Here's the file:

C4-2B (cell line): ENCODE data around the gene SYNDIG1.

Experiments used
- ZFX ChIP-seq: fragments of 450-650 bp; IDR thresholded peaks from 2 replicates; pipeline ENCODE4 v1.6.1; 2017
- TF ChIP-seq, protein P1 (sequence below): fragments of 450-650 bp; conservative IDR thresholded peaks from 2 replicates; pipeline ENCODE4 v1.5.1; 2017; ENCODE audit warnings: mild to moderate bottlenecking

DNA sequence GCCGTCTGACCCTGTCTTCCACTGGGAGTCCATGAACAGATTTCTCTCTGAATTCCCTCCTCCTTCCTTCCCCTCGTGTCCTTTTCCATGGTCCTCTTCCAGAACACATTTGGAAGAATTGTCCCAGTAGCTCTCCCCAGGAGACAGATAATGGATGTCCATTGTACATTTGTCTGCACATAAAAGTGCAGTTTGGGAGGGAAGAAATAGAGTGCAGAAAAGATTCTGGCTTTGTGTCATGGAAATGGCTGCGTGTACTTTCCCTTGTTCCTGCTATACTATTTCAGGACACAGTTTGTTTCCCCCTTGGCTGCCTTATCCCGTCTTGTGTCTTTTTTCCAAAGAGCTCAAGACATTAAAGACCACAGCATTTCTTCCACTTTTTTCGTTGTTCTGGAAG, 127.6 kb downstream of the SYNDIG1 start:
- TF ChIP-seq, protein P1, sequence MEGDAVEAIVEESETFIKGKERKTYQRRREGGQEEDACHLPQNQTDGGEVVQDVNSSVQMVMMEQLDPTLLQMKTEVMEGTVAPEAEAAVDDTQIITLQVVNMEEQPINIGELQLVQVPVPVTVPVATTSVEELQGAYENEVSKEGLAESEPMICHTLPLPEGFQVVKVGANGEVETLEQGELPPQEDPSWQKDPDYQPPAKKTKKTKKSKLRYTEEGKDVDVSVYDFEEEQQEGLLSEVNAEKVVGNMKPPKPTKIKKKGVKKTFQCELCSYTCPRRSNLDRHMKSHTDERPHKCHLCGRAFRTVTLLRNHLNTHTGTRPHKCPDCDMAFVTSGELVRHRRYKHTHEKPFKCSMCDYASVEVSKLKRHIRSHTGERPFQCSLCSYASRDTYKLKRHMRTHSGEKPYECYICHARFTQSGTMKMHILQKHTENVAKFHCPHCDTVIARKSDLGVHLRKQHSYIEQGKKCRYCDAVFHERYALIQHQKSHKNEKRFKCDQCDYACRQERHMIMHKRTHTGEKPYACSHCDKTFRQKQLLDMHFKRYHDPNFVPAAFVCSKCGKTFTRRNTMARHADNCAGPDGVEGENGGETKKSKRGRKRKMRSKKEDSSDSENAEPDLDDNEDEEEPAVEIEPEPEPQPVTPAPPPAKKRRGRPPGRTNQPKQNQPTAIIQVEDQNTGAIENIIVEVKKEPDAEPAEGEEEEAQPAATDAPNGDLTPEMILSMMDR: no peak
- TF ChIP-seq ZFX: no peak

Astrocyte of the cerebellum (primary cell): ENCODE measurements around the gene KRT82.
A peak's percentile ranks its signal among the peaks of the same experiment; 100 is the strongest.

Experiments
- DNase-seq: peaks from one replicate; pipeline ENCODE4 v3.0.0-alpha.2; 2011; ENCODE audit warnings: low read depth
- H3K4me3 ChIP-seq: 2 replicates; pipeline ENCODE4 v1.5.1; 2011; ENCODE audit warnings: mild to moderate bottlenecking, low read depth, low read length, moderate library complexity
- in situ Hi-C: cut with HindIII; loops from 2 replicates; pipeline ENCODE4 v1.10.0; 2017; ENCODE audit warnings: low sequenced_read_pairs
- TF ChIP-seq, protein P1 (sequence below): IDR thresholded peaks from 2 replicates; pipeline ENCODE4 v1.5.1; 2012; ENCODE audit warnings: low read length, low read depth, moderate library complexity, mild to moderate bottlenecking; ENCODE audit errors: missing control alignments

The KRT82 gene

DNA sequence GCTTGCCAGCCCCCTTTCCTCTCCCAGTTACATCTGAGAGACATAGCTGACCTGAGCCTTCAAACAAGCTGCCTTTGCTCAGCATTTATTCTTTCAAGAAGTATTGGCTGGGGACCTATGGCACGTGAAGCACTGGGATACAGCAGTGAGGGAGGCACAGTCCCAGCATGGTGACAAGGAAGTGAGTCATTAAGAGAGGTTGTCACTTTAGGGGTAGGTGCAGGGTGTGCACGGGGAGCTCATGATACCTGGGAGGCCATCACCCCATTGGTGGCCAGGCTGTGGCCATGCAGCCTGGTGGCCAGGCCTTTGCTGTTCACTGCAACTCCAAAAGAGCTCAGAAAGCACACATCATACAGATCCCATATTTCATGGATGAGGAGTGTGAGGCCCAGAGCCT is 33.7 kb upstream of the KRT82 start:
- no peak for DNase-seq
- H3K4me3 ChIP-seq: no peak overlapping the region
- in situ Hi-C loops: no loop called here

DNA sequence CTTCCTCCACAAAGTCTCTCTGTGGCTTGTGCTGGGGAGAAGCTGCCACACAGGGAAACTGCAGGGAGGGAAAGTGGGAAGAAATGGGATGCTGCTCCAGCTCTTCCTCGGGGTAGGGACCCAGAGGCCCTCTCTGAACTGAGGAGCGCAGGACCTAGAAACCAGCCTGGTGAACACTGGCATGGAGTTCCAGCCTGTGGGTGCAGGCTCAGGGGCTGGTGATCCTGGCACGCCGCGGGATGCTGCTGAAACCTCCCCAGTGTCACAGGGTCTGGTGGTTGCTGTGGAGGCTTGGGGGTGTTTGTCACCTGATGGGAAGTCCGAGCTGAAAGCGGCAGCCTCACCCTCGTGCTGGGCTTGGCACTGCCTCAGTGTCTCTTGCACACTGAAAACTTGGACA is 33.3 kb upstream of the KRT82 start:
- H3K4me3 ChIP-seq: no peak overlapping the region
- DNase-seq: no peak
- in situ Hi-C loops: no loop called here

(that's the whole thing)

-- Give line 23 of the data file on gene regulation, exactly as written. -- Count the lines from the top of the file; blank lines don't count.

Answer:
- in situ Hi-C loops: no loop called here